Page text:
International court calls on Damascus government to put end to torture
The International Court of Justice called on the government of Damascus to take all measures to prevent acts of torture and other cruel, inhuman or degrading treatment or punishment.
Yesterday, the International Court of Justice called on the Damascus government to put an end to torture and cruel and degrading treatment, in the first case before international justice regarding violations by the Damascus government during the Syrian crisis, which began in 2011.
The Justice Court said that the Damascus government must "take all measures within its power to prevent acts of torture and other cruel, inhuman or degrading treatment or punishment."
The court added that the government of Damascus, where tens of thousands were killed during the Syrian crisis according to investigators, must “take effective measures to prevent the destruction of evidence and ensure the preservation of all evidence” related to acts of torture and other forms of “cruel, inhuman or degrading treatment.”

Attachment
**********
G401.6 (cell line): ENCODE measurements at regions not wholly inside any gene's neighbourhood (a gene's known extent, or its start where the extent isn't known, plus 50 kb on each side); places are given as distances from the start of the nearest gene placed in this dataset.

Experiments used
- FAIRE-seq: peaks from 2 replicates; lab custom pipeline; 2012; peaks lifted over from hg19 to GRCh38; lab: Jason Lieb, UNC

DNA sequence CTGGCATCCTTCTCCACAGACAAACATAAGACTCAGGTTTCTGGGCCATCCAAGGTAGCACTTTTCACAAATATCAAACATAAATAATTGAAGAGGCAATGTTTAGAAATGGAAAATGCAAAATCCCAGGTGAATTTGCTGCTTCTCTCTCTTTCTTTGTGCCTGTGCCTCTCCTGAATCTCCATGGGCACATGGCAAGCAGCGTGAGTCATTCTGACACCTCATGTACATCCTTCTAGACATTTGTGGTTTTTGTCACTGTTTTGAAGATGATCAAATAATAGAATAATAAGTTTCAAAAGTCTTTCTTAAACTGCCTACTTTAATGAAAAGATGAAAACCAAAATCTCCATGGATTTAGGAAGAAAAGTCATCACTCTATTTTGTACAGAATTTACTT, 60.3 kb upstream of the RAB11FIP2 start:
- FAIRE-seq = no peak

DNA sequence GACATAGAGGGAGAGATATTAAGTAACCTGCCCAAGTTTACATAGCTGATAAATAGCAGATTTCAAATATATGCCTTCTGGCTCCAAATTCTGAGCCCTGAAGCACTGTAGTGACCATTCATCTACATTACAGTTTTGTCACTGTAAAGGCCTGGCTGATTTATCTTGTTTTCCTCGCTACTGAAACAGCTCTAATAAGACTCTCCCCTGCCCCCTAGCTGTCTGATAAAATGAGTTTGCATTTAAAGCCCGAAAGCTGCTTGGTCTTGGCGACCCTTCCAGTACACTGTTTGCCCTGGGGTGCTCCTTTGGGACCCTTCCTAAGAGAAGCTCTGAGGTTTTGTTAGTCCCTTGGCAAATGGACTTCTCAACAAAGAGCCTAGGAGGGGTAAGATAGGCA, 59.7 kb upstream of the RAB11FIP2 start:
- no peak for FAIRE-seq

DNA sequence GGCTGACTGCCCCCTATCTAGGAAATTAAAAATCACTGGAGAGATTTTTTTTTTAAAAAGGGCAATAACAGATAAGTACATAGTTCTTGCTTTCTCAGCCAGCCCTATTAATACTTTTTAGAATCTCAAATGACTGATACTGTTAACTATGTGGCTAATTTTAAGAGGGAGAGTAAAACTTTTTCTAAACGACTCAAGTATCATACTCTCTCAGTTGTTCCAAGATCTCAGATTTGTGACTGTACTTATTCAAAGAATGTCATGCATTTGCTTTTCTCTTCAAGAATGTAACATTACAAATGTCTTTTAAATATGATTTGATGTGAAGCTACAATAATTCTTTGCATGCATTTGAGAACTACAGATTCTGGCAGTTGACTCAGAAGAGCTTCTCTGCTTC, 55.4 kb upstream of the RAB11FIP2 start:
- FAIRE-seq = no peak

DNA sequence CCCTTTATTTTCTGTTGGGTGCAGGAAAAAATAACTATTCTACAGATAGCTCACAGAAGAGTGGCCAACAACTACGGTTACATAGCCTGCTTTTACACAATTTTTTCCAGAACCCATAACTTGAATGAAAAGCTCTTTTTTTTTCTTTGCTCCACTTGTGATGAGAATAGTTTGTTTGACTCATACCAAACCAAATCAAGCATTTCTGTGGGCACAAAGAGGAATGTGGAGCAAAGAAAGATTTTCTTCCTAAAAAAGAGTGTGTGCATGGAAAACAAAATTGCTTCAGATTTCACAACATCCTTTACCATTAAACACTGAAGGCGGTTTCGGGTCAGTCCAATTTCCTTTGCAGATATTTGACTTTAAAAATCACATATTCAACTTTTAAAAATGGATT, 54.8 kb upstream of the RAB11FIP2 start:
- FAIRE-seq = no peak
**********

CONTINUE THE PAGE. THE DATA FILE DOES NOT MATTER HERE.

The complainants, Canada and the Netherlands, called on the court to issue an “urgent” order to stop torture in Damascus government prisons, based on the fact that “every day is important” for detainees.
The International Court of Justice, which is based in The Hague, was unable to deal with Syria issue, because it did not ratify the Rome Statute, that is the founding treaty of the court.
Russia and China blocked a draft UN Security Council resolution to refer the situation in Syria to the International Criminal Court in 2014.